FYI, here’s a recently published short essay by R.K. Ramazani, as I mentioned in discussions here several days ago.
Seeking to go beyond the immediate details of the recent UK-Iran dispute, Ramazani has three main objectives:
1. Provide historical context for understanding why bilateral conflict resolution in the Persian Gulf rests on fleeting sand. Bilateralism, unilateralism, and power balancing as approaches to maintaining Persian Gulf security have all broken down – and will inherently falter again:
“As long as Britain and America approach Gulf disputes by such means as playing regional powers against each other, by bullying tactics, by calls for regime change and by the threats of military strikes against Iran, there is little hope that Persian Gulf conflicts will ever be prevented in the future or that durable solutions can be found for the present ones, including the British-Iranian dispute today. As a result, the secure export of Gulf oil supplies to world markets will be threatened and the price of oil will soar beyond the capacity of the world economy to tolerate.
2. “Collective Security” is the only sustainable alternative.
“The real question, therefore, is whether Britain and the United States will be able to shake off their addiction to using force and embrace a comprehensive collective security system that would include the Persian Gulf states and major outside powers with high stakes in the region, including Britain and the United States, under the auspices of the United Nations.”
Short of that, Iran, as the major Persian Gulf state, will continue to resist British and American pressures. Its resistance to foreign bullying and pressures is rooted in a millennial and proud sense of glory and power in ancient times, in a deep-rooted sense of national identity and in a resentment of discrimination against the Shia, who are, today and in history, a minority in the larger Muslim world, by the Sunni majority.”
3. Security for the Persian Gulf also requires a “holistic” recognition that “the problems of the Persian Gulf are intertwined with the major conflicts of the broader Middle East and beyond.” Put differently, resolving conflicts in the Persian Gulf are incomplete without attending to conflict causes in the Eastern Mediterranean. That holds true both ways.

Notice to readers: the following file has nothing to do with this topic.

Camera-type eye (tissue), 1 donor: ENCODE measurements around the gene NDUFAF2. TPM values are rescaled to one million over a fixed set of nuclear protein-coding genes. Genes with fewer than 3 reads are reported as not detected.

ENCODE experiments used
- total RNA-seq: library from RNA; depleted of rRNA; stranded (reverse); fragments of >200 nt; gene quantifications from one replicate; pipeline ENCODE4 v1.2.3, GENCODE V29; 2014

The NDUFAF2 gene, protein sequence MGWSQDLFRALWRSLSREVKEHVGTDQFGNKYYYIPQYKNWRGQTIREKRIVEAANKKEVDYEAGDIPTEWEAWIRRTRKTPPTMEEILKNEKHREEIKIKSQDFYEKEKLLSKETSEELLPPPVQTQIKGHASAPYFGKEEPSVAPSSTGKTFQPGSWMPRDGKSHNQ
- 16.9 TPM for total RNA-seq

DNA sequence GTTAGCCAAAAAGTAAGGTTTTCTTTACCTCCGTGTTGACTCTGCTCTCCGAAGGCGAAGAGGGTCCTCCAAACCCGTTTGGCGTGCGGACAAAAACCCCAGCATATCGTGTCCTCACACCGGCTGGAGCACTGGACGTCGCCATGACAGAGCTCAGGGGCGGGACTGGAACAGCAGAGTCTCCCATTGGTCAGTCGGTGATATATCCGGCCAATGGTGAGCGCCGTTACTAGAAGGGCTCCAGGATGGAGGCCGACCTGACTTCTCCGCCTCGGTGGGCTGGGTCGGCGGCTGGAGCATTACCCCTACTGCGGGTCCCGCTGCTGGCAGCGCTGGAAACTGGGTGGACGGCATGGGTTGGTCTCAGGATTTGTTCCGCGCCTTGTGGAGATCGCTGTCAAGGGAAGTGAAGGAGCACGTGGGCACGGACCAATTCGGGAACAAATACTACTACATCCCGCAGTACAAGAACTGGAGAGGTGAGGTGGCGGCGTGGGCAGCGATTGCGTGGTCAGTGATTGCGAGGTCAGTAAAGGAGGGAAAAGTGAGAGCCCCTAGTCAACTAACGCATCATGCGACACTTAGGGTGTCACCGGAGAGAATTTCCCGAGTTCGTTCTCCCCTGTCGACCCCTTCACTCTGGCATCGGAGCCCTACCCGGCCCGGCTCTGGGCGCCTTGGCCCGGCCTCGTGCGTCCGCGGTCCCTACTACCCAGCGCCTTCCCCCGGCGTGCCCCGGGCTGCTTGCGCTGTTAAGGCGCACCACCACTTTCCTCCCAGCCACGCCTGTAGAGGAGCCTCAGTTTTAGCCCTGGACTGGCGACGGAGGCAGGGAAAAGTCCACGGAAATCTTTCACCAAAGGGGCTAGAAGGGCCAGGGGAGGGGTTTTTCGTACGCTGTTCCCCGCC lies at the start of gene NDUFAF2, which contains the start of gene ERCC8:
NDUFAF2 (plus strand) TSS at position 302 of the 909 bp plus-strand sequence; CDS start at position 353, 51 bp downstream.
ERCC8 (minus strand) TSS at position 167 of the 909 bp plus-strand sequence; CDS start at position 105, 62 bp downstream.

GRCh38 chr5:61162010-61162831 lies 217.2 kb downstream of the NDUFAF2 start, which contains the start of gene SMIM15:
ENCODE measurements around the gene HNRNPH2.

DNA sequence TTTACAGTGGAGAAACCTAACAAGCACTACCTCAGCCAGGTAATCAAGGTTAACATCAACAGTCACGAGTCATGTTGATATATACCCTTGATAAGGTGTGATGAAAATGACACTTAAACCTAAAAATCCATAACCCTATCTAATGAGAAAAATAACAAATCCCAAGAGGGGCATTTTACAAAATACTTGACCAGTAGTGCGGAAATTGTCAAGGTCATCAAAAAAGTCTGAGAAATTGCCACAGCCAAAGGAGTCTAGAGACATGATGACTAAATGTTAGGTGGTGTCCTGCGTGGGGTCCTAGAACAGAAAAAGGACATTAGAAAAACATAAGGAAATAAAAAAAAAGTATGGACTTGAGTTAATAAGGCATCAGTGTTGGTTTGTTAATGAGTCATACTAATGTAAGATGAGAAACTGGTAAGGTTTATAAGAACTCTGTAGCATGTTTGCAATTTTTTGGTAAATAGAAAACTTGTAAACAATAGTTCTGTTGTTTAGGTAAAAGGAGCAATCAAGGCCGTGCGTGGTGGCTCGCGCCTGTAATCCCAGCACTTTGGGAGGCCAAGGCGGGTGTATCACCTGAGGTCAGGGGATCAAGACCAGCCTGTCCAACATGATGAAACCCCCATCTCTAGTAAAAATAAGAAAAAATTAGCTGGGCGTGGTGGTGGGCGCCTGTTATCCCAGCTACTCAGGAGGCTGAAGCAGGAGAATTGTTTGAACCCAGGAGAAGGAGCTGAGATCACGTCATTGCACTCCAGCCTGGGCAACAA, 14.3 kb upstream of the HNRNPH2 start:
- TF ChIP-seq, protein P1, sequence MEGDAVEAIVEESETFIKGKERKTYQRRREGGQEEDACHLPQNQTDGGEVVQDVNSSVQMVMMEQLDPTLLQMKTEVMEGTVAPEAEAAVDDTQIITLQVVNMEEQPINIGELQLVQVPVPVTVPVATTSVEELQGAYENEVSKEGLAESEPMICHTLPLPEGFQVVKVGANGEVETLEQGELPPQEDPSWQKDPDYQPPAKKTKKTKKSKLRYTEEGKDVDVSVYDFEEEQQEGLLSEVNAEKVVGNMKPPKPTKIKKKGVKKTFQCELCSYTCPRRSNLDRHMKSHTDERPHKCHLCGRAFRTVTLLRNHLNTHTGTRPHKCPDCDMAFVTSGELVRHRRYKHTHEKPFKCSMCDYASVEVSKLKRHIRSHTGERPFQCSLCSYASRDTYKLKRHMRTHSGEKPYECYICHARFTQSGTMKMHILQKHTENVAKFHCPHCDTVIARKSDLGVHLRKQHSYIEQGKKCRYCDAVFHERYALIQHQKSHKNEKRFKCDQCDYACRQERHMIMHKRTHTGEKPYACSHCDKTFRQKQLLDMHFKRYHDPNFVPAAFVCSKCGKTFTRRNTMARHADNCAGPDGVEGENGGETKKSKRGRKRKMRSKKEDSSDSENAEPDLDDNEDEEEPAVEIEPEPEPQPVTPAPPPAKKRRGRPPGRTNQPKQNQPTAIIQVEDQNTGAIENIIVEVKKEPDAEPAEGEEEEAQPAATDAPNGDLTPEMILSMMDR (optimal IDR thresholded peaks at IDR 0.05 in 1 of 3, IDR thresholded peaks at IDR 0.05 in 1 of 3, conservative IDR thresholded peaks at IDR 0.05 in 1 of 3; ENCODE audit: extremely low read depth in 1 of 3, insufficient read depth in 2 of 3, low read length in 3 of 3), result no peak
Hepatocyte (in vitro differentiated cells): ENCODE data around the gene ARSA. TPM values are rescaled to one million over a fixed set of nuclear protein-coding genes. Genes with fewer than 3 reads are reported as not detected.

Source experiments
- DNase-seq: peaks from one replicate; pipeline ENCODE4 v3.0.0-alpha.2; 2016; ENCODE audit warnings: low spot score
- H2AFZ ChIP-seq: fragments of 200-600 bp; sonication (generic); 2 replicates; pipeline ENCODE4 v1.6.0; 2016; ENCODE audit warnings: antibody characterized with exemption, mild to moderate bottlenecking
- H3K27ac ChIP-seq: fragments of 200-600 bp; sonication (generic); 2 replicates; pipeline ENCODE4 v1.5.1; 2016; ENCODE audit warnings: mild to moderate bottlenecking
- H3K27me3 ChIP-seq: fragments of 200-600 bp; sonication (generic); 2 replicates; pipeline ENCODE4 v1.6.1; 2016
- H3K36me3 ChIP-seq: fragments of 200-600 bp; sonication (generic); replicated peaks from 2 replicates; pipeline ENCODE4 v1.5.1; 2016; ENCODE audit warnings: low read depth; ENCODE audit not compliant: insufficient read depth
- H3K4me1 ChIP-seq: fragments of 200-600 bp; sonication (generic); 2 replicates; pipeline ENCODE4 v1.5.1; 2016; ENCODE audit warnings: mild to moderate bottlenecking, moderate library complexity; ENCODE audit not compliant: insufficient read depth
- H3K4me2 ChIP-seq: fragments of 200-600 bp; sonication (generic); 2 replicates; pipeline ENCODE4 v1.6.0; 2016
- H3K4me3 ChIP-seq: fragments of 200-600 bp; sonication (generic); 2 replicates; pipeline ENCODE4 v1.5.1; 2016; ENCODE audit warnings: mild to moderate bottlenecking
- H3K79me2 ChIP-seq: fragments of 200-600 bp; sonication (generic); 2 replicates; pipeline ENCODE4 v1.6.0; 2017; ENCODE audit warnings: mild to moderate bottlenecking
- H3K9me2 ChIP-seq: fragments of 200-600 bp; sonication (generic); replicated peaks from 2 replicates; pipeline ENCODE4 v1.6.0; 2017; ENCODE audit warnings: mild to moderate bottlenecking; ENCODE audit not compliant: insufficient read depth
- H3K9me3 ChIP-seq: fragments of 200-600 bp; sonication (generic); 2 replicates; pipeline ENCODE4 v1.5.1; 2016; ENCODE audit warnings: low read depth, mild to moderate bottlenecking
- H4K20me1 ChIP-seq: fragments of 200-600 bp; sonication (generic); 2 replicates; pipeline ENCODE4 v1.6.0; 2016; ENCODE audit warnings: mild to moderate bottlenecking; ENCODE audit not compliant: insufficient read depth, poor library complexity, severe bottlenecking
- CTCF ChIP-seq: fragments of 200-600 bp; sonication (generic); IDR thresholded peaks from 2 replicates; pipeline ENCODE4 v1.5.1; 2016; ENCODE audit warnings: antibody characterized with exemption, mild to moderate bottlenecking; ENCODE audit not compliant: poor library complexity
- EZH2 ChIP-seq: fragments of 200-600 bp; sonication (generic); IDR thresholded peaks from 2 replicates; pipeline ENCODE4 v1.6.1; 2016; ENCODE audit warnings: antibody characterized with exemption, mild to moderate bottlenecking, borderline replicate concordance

Each of these three points draws from core themes in Ramazani’s 55 years of scholarship here at The University of Virginia.
1. If one wants a history of border disputes in the Persian Gulf, start with Ramazani’s many books on Iranian foreign policy history (going back to 1500), on the Strait of Hormuz, on the Gulf Cooperation Council, etc.
2. Ramazani has repeatedly made the case for a “hybrid” collective security regime for the Persian Gulf in various articles since at least 1989. “Hybrid” refers to his attempt to meld the sensitivities of local states with a recognition of the percieived “vital interests” of the wider world in the Persian Gulf. That’s why his collective security proposals have consiously endeavored to insure active Great Power involvement.
3. Ramazani has been making the case for a “holistic” approach to Middle East conflict resolution since at least 1978. (see a slender FPRA book entitled, “Beyond the Arab-Israeli Settlement: New Directions for US Policy). At the time, the book was dismissed by some as “revisionist.” While the interconnectedness of Middle East conflicts may seem obvious today, the suggestion will still be resisted by those who will not wish to see their favorite “cause” linked to trouble elsewhere in the region.
Note to self: in putting this quick note together, it dawns on me that we need to get more of Professor Ramazani’s contributions onto the web! (including some of the key articles I’ve just mentioned)